The constant gardener

Gareth van Onselen writes on perpetually re-emerging "green shoots" of Ramaphosa's rhetoric


In an age of optimism, hopeful metaphors abound. In South Africa, they abound regardless. Typically, they are a product of the ANC’s millenarian worldview and, in Cyril Ramaphosa, the party has its latest prophet.

The President has produced some wonderfully captivating allusions, as he has spun his rhetorical web. Of them all - and underpinning them all - the idea of a “new dawn” has been preeminent. It hasn’t aged well but, as a marketing tool, it was hegemonic in its effect - a triumph of style over substance.

It was never alone though. Look a little closer and there is another omnipresent, hope-imbued metaphor; one that has served him just as well. It, however, seems timeless. “There are green shoots”, the President endlessly says - signs of economic recovery, and they must be nurtured. 

Ramaphosa is the constant gardener. Always there are “green shoots” of recovery. Always they are under threat. Always they must be nurtured. But never do they grow. 

The great fire

There is an argument to be made that no metaphor bears up to close examination. But then overuse invites interrogation. 

The thing about “green shoots” is that they are a natural response to ecological devastation. It is only after the ground has been burnt black that they appear. So Ramaphosa’s first problem is the tacit admission - one he balks at making in explicit terms - that some great fire decimated whatever economic forest the country had. 

That would be to his advantage, were he not one of the pyromaniacs responsible. But whatever his role in the great fire that raged from 2009 to his election as ANC President in December 2017, it was only once he ascended to the throne that he would turn to his horticultural thesaurus.

The first crop

The earliest on-record reference to “green shoots” from Ramaphosa, is his reply to parliamentary questions on 6 September 2017, as then Deputy President. Laying down the compost for his presidential campaign he would say, “We are constantly planting the seeds of future growth, and we are extremely encouraged by the green shoots that are steadily emerging and proving that we are on the right track.”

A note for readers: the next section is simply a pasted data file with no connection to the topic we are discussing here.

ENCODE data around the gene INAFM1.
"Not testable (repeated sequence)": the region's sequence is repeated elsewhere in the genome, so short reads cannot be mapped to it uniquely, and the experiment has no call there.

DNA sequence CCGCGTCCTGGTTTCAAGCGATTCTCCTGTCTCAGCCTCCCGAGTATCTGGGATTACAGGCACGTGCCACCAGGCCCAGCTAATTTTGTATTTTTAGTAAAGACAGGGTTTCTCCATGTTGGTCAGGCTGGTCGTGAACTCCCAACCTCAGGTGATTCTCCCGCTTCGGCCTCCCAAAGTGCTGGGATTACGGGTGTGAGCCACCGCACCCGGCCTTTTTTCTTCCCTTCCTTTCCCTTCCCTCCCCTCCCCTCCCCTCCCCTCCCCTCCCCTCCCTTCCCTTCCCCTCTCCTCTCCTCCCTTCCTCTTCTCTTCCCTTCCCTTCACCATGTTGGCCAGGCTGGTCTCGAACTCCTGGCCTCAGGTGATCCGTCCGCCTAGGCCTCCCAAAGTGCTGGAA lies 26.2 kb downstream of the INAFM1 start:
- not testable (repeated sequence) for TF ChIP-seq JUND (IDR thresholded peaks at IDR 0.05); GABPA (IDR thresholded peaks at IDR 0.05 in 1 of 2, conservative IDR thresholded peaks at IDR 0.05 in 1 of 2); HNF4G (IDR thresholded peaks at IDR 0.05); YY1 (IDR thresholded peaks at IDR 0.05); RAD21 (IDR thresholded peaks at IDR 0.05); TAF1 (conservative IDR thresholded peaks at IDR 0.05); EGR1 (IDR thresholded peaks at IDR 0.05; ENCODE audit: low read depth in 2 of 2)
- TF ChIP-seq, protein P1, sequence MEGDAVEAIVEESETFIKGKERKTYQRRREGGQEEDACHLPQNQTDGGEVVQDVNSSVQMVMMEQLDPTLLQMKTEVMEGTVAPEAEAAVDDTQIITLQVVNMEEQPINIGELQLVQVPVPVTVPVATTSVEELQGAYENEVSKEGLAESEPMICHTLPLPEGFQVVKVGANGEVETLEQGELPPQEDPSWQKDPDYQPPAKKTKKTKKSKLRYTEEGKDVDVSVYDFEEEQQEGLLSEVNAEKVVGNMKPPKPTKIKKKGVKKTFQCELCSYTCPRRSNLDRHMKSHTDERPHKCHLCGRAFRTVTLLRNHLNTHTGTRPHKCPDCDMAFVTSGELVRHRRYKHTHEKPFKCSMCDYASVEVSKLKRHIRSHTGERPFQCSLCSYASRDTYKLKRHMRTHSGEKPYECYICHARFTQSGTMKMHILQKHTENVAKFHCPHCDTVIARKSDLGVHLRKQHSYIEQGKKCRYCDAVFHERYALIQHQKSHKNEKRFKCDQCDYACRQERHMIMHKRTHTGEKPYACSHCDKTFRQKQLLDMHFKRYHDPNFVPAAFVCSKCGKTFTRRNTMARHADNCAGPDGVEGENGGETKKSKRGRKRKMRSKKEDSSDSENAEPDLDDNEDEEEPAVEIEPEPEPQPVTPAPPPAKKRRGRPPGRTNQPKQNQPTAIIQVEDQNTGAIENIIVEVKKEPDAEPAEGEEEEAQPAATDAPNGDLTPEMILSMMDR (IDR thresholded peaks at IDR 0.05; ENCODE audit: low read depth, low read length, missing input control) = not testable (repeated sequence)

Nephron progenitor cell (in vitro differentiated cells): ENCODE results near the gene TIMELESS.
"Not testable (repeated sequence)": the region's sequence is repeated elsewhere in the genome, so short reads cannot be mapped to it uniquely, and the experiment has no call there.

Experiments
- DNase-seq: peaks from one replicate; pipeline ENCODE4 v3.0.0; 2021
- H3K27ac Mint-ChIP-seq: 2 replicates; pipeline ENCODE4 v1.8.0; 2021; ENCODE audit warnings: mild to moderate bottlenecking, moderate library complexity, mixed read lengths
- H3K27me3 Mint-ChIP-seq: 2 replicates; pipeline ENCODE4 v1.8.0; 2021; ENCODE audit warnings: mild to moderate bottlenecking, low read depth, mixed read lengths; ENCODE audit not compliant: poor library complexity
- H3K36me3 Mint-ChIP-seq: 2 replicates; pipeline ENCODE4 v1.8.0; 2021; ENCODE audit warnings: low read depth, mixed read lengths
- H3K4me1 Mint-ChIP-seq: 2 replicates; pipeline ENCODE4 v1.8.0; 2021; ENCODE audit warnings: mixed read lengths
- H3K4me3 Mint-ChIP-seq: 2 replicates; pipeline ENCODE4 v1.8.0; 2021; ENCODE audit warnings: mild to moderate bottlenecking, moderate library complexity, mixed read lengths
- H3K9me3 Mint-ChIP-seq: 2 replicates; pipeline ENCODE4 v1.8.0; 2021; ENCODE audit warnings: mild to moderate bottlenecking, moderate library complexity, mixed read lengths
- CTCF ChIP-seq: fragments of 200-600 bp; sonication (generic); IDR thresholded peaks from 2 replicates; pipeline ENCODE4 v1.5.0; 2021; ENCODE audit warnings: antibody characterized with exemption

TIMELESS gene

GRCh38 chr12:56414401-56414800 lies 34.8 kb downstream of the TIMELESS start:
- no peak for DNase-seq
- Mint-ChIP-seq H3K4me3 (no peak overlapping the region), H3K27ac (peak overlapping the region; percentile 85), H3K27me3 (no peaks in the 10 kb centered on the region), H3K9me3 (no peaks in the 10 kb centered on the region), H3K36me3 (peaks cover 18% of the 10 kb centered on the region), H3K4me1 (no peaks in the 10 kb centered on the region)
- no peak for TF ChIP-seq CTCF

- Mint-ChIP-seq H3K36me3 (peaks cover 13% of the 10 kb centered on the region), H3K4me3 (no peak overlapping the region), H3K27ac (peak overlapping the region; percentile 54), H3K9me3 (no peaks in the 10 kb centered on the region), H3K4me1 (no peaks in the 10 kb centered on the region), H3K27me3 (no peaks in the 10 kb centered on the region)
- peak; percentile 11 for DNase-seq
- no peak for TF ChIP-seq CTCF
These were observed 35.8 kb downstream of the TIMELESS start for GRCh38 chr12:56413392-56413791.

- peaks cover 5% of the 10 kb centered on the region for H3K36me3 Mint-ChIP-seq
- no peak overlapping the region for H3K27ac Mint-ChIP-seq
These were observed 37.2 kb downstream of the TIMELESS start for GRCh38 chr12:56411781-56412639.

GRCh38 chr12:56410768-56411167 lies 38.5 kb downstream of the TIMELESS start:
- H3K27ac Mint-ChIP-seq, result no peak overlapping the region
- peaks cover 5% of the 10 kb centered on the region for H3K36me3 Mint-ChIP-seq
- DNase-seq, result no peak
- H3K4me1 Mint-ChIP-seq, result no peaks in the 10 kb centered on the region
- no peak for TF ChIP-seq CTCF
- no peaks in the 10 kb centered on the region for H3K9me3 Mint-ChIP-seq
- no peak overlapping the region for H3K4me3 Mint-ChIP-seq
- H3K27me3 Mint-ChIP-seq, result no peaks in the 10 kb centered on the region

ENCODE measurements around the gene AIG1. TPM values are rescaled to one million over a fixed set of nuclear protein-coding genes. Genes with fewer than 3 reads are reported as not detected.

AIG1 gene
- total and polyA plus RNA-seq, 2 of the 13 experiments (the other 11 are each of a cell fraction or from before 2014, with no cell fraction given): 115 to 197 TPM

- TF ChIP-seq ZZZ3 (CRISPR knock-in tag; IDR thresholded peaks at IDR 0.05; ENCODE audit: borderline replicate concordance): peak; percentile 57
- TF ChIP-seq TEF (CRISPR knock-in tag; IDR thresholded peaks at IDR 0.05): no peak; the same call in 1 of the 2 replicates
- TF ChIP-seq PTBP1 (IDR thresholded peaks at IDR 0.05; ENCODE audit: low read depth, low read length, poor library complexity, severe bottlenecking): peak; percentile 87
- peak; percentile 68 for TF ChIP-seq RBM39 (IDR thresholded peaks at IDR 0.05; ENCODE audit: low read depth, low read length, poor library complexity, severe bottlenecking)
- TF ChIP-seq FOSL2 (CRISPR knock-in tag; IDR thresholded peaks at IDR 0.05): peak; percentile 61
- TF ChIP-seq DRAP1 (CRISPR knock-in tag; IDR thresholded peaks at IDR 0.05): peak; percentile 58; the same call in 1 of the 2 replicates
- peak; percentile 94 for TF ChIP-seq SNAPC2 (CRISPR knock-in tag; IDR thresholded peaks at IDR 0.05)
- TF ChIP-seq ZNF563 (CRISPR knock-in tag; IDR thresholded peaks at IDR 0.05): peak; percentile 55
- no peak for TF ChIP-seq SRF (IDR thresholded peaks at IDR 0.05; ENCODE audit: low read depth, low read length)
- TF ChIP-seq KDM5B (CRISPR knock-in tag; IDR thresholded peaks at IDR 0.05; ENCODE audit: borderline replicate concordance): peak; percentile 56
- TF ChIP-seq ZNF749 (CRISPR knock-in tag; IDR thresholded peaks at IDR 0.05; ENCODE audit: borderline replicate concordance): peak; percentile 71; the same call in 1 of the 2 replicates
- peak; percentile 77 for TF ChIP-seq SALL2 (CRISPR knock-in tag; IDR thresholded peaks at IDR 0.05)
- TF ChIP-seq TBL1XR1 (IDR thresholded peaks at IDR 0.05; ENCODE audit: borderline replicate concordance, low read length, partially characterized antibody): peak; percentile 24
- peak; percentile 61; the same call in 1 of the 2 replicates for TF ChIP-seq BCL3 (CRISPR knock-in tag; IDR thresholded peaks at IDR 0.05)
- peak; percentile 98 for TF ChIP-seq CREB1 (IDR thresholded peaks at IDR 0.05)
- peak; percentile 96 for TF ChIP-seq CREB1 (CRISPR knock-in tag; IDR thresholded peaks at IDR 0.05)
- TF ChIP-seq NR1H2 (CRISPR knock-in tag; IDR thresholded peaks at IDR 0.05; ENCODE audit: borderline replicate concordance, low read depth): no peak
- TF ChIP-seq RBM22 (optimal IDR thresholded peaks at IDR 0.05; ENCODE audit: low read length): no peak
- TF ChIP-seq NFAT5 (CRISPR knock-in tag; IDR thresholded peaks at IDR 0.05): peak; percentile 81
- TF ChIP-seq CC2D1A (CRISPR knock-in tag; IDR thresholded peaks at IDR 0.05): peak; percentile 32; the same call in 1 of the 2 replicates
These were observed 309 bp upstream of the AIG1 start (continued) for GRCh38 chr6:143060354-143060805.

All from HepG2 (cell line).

A week later, on 11 September 2017, he would say to investors, “Either we confront corruption decisively and deliberately and thereby nurture the green shoots of an economic recovery, or we allow corrupt practices to continue unchecked and consign our people to poverty for generations to come.” 

After he was elected South African President, on 15 February 2018, he would continue to water the rhetorical seeds he had planted.

“The South African economy is seeing the green shoots of an economic recovery,” he said on 14 March 2018, in response to questions to the president.

He was relentless, all the way up until the national elections in May 2019. And while the world itself - least of all the national economy – refused to bend to his metaphorical will, the story went on, even though it would never advance past the first chapter.

On the back of disappointing employment figures late in the year, the president would say, on 4 September 2019, “While the quarterly growth figures announced yesterday are encouraging – and may suggest the green shoots of recovery – the reality is that our economy is barely growing to address the challenges our country is currently facing.”

The second great fire

In 2020 a second great fire broke out. Only this one was not home grown. Whatever “green shoots” existed, real or imagined, they were totally eradicated. Today, the Covid-19 blaze is still raging white hot. 

It’s hard to argue Ramaphosa did not play his own small part in this fire too. He might not have lit the match, but through a series of draconian laws and regulations, his administration certainty doused the flames with petrol, at least as far as the economy went. The land was charred black once again. The “green shoots”, gone.

Gone but not forgotten. That’s the thing. Life finds a way. Political life too. And Ramaphosa was not done yet. His go-to metaphor, like the economy, would be reborn. “Even in our darkest hour,” he said on 20 July 2020, “we must look to these green shoots of renewal. They are the silver lining to the dark Covid-19 cloud.” 

The age of optimism, however, was dying. And real pressure was begin to tell. The metaphor was starting to unravel. A cloud can only have a silver lining in sunshine, not in the darkest hour. Pressure will do that to you. But he pressed on.